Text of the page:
Hamburgum: When Antike came out I remember playing it at BGG.con and liking it so much I looked into getting a copy, and when I couldn't find one I ended up making my own copy. A year later when Imperial came out I played that one at BGG.con as well. I was not nearly as impressed with that one, probably because I don't like stock manipulation, and I also don't like war themed games. When a new Rondel game came out with an economic theme, I was really interested in trying it out. Unfortunately, word on the street was that Hamburgum was underwhelming. I finally got a chance to play it, and I really like the game! I don't know why it's gotten a bad rap. In Hamburgum you get points for contributing building materials to build 6 different churches, and to bu the materials you need to produce and sell Sugar, Cloth, and Beer. In addition to the church donations, you can also spend the resources on buildings which have some effect. The scoring is done by tiles which you get when you donate, and they award points based on your position in the game - how many Sugar buildings you have, or how many buildings you've built in a particular district. The order of actions on the Rondel plays a big role in differentiating the goods which otherwise seem similar to each other - and the buildings you end up buying further differentiate the values of the goods between the players. I find the game interesting and hope to get some more plays in soon. I've heard that after a couple of games I'll find it boring, but until then I think I'll enjoy it.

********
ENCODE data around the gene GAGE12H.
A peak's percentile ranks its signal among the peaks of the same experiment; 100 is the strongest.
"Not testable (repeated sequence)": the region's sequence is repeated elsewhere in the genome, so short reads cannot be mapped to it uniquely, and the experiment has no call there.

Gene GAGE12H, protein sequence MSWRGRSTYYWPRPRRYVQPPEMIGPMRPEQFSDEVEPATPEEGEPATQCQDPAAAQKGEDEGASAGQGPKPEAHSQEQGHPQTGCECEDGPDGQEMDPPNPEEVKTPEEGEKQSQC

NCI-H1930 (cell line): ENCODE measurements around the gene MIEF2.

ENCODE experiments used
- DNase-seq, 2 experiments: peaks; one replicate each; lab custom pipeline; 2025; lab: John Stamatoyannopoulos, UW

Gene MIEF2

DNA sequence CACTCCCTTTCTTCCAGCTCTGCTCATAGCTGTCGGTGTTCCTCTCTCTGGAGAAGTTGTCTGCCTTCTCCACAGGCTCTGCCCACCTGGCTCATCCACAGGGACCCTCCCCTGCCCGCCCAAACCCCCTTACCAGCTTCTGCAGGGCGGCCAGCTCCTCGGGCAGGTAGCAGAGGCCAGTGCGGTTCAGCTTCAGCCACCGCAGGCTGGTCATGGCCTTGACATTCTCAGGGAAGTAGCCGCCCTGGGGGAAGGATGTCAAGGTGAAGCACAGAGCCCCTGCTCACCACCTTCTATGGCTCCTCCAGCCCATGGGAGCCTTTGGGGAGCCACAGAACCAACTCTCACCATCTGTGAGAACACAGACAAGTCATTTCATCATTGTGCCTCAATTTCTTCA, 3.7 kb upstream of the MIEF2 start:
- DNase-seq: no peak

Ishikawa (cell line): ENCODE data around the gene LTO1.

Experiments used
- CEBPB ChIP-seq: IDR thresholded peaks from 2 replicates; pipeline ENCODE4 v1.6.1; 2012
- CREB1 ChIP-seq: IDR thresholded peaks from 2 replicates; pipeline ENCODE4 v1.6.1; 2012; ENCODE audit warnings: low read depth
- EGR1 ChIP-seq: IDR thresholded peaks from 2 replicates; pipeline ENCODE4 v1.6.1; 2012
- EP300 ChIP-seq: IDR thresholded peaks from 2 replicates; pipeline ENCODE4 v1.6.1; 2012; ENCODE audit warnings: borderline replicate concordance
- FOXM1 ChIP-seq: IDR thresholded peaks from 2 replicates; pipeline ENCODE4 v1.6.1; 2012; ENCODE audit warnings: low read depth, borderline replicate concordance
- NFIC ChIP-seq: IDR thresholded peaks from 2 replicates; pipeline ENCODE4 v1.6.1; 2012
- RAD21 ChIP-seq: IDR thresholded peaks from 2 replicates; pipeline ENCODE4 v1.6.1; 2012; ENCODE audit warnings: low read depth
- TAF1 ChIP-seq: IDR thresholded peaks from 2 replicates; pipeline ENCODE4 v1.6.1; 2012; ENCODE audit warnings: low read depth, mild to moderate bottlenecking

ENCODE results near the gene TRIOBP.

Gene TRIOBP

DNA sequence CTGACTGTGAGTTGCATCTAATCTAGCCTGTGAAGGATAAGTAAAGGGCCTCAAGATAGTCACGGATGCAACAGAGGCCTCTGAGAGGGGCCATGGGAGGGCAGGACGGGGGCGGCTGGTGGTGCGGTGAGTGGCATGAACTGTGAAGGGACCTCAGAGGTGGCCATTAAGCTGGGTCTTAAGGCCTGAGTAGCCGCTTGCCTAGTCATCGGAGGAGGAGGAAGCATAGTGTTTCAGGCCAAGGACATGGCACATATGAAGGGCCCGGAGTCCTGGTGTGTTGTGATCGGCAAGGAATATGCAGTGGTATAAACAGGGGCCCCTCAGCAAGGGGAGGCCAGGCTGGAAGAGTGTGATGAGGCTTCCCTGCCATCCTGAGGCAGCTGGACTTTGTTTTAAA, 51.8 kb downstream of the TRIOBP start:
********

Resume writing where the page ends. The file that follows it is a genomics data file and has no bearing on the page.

Hacienda: I remember some friends playing this one a while back, but I never did. I also remember thinking the game didn't look like anything special. A friend picked up Hacienda at Bookman's, and I got a chance to play it last weekend. To tell you the truth, I wasn't particularly taken with it. Each turn you get 3 actions where actions are buy a card (animal or land), play a card to place an animal/land tile on the board, or buy a Hacienda or Water tile. When the deck of animal cards is 1/2 exhausted then you score some points, and when it's fully exhausted you score again. Seems like you'd just want a large mass of land tiles, with just a few animal tiles here and there just to touch the Market spaces on the board, as the big points come from (a) touching lots of markets, and (b) having a big chain of land tiles. Income never seemed to be any kind of problem. It felt a bit boring, almost as if maybe we had a rule wrong or something.